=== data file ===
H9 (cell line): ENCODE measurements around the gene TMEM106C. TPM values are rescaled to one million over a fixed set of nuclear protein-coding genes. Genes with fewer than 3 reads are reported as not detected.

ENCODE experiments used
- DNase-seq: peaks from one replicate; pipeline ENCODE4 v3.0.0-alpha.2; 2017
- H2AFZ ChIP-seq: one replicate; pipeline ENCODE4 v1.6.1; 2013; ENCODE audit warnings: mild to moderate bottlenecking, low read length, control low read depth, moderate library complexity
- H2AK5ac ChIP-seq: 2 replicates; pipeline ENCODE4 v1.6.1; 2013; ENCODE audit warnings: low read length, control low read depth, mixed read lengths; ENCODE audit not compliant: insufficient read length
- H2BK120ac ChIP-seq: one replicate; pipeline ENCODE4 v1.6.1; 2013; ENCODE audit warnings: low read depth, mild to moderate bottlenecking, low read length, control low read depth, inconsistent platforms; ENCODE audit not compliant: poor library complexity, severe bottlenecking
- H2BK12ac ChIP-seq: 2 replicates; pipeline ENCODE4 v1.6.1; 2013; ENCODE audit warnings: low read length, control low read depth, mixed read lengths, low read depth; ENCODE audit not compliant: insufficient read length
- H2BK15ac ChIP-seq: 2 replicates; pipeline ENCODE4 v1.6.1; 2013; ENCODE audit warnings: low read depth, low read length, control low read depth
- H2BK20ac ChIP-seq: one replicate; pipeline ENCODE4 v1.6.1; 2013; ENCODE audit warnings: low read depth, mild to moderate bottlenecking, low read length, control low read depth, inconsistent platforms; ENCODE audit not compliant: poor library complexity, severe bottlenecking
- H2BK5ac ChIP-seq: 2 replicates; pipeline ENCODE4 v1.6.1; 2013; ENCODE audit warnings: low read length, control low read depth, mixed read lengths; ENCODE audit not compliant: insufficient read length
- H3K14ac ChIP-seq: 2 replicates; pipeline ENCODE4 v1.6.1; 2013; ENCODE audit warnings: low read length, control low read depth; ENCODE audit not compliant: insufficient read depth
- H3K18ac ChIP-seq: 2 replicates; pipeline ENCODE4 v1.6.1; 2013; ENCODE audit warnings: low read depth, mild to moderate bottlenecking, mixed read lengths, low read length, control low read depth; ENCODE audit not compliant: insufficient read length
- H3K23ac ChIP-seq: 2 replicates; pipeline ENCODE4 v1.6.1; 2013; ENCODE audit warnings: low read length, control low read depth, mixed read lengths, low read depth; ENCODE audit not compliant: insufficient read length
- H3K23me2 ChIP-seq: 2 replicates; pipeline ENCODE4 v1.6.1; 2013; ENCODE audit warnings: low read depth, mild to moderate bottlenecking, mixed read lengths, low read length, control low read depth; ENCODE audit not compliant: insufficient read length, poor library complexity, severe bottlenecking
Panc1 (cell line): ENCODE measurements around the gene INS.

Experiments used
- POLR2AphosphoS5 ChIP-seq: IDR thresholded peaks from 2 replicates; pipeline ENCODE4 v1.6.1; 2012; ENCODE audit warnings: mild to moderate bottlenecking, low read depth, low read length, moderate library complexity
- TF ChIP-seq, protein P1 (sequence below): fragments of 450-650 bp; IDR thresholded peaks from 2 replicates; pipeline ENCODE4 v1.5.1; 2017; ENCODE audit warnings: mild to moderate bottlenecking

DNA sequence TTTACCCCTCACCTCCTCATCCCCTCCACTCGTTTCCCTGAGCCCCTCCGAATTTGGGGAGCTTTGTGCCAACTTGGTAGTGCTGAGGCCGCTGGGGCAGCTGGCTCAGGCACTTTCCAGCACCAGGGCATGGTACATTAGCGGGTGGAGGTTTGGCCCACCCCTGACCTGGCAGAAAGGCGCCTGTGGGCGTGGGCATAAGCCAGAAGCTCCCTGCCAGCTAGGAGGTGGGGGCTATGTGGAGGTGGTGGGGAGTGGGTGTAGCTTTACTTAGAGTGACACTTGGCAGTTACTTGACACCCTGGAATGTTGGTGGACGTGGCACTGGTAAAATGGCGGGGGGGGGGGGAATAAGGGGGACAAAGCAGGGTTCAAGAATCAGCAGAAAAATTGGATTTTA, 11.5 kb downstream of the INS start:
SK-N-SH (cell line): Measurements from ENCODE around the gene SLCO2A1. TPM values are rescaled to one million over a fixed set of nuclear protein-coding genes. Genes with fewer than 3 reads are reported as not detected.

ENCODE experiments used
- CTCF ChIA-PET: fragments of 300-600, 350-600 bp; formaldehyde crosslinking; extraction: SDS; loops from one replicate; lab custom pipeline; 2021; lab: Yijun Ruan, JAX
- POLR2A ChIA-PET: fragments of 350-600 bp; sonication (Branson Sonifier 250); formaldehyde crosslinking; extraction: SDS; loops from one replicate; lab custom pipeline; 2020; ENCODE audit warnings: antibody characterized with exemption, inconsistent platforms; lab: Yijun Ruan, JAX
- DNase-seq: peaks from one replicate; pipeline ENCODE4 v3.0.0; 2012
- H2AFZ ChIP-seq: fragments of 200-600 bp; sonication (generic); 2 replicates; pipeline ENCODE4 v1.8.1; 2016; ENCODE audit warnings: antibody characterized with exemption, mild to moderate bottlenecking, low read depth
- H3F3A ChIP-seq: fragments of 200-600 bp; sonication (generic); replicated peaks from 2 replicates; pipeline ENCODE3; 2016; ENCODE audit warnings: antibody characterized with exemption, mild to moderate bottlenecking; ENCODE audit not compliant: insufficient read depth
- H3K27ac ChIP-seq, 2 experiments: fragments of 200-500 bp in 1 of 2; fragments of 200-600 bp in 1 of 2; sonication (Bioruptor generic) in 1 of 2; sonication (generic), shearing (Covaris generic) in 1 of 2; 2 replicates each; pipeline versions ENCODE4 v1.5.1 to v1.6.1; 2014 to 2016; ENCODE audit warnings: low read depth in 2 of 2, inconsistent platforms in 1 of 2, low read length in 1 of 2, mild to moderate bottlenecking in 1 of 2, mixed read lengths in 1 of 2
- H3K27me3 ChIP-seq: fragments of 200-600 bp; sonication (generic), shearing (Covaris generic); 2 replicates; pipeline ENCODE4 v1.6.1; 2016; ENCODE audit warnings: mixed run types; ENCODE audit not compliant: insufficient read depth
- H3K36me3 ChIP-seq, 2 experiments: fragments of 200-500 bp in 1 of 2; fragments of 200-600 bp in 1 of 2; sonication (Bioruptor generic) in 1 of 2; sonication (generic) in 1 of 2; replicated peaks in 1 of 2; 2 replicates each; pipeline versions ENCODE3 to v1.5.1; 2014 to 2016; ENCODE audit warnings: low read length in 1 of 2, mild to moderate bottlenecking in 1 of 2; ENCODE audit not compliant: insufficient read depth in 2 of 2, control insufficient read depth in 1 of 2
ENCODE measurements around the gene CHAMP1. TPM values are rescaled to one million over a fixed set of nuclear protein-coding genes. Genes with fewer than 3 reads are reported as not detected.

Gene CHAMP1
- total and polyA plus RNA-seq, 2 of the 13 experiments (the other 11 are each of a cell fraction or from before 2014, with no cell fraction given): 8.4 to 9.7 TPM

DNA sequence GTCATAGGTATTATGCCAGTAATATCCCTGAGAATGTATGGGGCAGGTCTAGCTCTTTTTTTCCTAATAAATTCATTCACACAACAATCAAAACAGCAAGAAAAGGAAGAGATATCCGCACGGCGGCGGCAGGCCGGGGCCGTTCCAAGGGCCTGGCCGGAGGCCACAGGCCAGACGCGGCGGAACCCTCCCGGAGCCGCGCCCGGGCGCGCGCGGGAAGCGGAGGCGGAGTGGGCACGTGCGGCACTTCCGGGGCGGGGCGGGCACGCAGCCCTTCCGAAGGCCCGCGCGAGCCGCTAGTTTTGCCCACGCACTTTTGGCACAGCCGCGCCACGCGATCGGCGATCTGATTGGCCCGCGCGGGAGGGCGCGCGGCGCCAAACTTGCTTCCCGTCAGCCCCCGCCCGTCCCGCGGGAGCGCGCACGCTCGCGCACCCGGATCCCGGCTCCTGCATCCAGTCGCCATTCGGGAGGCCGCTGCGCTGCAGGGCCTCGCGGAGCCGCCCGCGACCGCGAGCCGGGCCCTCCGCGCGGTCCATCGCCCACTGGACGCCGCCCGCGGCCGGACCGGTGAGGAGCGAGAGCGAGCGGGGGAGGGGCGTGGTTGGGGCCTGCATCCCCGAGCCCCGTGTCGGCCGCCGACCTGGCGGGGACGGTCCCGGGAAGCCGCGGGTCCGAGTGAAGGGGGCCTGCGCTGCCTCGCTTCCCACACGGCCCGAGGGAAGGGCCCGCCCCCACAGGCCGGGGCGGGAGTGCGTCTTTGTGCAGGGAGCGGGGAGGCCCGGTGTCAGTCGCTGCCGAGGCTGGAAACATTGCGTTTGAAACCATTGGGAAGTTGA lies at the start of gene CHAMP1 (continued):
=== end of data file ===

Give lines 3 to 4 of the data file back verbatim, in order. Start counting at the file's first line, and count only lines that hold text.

- DNase-seq: peaks from one replicate; pipeline ENCODE4 v3.0.0-alpha.2; 2017
- H2AFZ ChIP-seq: one replicate; pipeline ENCODE4 v1.6.1; 2013; ENCODE audit warnings: mild to moderate bottlenecking, low read length, control low read depth, moderate library complexity